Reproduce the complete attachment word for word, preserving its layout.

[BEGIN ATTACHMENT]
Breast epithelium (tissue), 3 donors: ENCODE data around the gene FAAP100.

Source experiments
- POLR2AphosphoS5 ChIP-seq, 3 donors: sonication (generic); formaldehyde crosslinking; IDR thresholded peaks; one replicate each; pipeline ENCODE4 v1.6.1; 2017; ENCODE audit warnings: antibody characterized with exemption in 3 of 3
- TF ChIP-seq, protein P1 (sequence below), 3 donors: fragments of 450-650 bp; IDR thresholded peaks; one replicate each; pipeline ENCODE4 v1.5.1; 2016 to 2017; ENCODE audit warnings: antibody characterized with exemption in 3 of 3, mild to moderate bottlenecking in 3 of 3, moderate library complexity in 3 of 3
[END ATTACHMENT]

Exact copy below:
Breast epithelium (tissue), 3 donors: ENCODE data around the gene FAAP100.

Source experiments
- POLR2AphosphoS5 ChIP-seq, 3 donors: sonication (generic); formaldehyde crosslinking; IDR thresholded peaks; one replicate each; pipeline ENCODE4 v1.6.1; 2017; ENCODE audit warnings: antibody characterized with exemption in 3 of 3
- TF ChIP-seq, protein P1 (sequence below), 3 donors: fragments of 450-650 bp; IDR thresholded peaks; one replicate each; pipeline ENCODE4 v1.5.1; 2016 to 2017; ENCODE audit warnings: antibody characterized with exemption in 3 of 3, mild to moderate bottlenecking in 3 of 3, moderate library complexity in 3 of 3